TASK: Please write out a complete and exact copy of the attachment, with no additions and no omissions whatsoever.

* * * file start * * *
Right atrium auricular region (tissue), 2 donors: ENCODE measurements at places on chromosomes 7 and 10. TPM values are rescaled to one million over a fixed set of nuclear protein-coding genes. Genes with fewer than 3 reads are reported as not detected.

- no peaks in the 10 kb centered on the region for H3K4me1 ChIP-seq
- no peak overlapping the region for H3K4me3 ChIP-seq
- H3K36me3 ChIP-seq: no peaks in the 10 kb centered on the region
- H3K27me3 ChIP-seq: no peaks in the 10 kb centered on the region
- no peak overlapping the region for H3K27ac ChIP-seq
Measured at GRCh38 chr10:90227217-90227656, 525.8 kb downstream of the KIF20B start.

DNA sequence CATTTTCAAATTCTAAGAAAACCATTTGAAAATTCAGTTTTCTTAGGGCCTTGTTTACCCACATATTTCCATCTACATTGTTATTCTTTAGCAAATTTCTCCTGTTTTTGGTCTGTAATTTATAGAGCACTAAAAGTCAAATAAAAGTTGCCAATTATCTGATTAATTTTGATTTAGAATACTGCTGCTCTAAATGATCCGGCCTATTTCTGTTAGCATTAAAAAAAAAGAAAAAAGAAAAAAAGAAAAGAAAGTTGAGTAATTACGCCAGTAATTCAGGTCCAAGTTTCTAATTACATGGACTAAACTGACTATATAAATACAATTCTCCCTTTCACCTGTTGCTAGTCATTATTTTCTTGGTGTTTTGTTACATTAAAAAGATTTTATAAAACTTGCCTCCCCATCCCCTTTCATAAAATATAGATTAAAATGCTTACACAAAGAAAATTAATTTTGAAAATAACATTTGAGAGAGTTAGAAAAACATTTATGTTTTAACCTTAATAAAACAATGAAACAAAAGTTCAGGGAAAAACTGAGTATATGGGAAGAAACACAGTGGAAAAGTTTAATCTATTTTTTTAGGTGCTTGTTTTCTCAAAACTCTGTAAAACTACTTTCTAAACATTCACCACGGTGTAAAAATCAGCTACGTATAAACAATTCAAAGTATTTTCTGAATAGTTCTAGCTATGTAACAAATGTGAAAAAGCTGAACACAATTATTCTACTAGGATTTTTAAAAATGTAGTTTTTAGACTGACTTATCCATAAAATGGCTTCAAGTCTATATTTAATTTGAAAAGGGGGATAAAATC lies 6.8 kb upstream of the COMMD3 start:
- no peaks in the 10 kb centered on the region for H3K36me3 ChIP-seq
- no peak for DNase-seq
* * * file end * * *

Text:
Right atrium auricular region (tissue), 2 donors: ENCODE measurements at places on chromosomes 7 and 10. TPM values are rescaled to one million over a fixed set of nuclear protein-coding genes. Genes with fewer than 3 reads are reported as not detected.

- no peaks in the 10 kb centered on the region for H3K4me1 ChIP-seq
- no peak overlapping the region for H3K4me3 ChIP-seq
- H3K36me3 ChIP-seq: no peaks in the 10 kb centered on the region
- H3K27me3 ChIP-seq: no peaks in the 10 kb centered on the region
- no peak overlapping the region for H3K27ac ChIP-seq
Measured at GRCh38 chr10:90227217-90227656, 525.8 kb downstream of the KIF20B start.

DNA sequence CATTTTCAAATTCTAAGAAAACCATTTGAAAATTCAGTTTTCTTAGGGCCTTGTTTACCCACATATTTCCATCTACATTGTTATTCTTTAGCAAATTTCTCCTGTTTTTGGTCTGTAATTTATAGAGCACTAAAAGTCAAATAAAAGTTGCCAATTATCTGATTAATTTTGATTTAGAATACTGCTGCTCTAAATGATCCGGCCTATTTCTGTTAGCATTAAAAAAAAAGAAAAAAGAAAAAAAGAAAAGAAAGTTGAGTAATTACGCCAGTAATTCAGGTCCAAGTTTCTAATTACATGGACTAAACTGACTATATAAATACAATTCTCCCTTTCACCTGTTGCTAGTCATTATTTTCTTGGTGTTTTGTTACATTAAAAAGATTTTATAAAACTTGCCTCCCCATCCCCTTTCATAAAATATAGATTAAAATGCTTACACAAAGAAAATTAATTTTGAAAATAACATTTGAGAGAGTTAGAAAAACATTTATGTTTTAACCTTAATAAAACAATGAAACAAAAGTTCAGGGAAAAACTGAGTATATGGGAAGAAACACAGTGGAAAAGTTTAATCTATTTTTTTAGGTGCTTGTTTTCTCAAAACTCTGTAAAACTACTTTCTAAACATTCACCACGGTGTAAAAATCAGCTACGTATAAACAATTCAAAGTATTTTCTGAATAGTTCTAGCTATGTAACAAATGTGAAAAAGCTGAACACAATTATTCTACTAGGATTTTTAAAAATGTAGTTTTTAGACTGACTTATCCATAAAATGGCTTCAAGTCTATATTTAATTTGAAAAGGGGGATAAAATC lies 6.8 kb upstream of the COMMD3 start:
- no peaks in the 10 kb centered on the region for H3K36me3 ChIP-seq
- no peak for DNase-seq